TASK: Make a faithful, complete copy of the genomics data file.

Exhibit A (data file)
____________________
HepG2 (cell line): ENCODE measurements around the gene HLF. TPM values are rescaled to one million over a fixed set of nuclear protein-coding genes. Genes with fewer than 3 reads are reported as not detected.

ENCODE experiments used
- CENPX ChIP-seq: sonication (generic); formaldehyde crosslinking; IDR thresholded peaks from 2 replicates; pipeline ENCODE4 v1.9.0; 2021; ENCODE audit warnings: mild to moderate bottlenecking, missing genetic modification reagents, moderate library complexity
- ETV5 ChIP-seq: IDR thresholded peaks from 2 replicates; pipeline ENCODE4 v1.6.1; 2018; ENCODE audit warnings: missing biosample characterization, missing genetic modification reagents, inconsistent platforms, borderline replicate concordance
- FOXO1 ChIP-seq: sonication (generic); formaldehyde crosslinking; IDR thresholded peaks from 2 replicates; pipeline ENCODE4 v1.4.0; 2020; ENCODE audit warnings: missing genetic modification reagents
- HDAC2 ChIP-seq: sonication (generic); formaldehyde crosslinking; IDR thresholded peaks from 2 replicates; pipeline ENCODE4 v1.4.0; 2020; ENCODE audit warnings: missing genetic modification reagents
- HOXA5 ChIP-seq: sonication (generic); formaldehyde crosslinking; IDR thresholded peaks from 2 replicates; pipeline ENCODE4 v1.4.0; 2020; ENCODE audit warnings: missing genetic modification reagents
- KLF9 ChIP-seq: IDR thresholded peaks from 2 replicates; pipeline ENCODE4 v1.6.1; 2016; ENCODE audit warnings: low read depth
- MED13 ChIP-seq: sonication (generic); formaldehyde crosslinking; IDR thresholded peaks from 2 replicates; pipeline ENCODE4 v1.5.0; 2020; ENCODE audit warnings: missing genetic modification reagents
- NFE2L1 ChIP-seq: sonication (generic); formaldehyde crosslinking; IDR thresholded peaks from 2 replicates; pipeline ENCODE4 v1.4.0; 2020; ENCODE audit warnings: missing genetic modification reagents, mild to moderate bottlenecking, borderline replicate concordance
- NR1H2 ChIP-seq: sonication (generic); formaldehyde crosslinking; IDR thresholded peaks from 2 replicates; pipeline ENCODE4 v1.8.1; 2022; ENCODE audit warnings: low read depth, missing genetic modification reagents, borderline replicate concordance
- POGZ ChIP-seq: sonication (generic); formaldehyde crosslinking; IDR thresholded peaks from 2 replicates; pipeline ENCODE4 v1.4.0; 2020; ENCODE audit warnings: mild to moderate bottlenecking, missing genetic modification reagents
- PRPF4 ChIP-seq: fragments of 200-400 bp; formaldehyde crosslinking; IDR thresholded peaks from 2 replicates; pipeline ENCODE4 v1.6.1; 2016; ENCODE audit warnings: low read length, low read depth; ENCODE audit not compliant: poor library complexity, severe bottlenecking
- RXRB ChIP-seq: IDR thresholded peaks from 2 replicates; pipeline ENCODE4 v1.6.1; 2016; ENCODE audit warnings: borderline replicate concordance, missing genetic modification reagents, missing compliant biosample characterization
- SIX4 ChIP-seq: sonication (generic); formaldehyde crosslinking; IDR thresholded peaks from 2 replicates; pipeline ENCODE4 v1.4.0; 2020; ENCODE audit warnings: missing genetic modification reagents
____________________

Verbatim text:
HepG2 (cell line): ENCODE measurements around the gene HLF. TPM values are rescaled to one million over a fixed set of nuclear protein-coding genes. Genes with fewer than 3 reads are reported as not detected.

ENCODE experiments used
- CENPX ChIP-seq: sonication (generic); formaldehyde crosslinking; IDR thresholded peaks from 2 replicates; pipeline ENCODE4 v1.9.0; 2021; ENCODE audit warnings: mild to moderate bottlenecking, missing genetic modification reagents, moderate library complexity
- ETV5 ChIP-seq: IDR thresholded peaks from 2 replicates; pipeline ENCODE4 v1.6.1; 2018; ENCODE audit warnings: missing biosample characterization, missing genetic modification reagents, inconsistent platforms, borderline replicate concordance
- FOXO1 ChIP-seq: sonication (generic); formaldehyde crosslinking; IDR thresholded peaks from 2 replicates; pipeline ENCODE4 v1.4.0; 2020; ENCODE audit warnings: missing genetic modification reagents
- HDAC2 ChIP-seq: sonication (generic); formaldehyde crosslinking; IDR thresholded peaks from 2 replicates; pipeline ENCODE4 v1.4.0; 2020; ENCODE audit warnings: missing genetic modification reagents
- HOXA5 ChIP-seq: sonication (generic); formaldehyde crosslinking; IDR thresholded peaks from 2 replicates; pipeline ENCODE4 v1.4.0; 2020; ENCODE audit warnings: missing genetic modification reagents
- KLF9 ChIP-seq: IDR thresholded peaks from 2 replicates; pipeline ENCODE4 v1.6.1; 2016; ENCODE audit warnings: low read depth
- MED13 ChIP-seq: sonication (generic); formaldehyde crosslinking; IDR thresholded peaks from 2 replicates; pipeline ENCODE4 v1.5.0; 2020; ENCODE audit warnings: missing genetic modification reagents
- NFE2L1 ChIP-seq: sonication (generic); formaldehyde crosslinking; IDR thresholded peaks from 2 replicates; pipeline ENCODE4 v1.4.0; 2020; ENCODE audit warnings: missing genetic modification reagents, mild to moderate bottlenecking, borderline replicate concordance
- NR1H2 ChIP-seq: sonication (generic); formaldehyde crosslinking; IDR thresholded peaks from 2 replicates; pipeline ENCODE4 v1.8.1; 2022; ENCODE audit warnings: low read depth, missing genetic modification reagents, borderline replicate concordance
- POGZ ChIP-seq: sonication (generic); formaldehyde crosslinking; IDR thresholded peaks from 2 replicates; pipeline ENCODE4 v1.4.0; 2020; ENCODE audit warnings: mild to moderate bottlenecking, missing genetic modification reagents
- PRPF4 ChIP-seq: fragments of 200-400 bp; formaldehyde crosslinking; IDR thresholded peaks from 2 replicates; pipeline ENCODE4 v1.6.1; 2016; ENCODE audit warnings: low read length, low read depth; ENCODE audit not compliant: poor library complexity, severe bottlenecking
- RXRB ChIP-seq: IDR thresholded peaks from 2 replicates; pipeline ENCODE4 v1.6.1; 2016; ENCODE audit warnings: borderline replicate concordance, missing genetic modification reagents, missing compliant biosample characterization
- SIX4 ChIP-seq: sonication (generic); formaldehyde crosslinking; IDR thresholded peaks from 2 replicates; pipeline ENCODE4 v1.4.0; 2020; ENCODE audit warnings: missing genetic modification reagents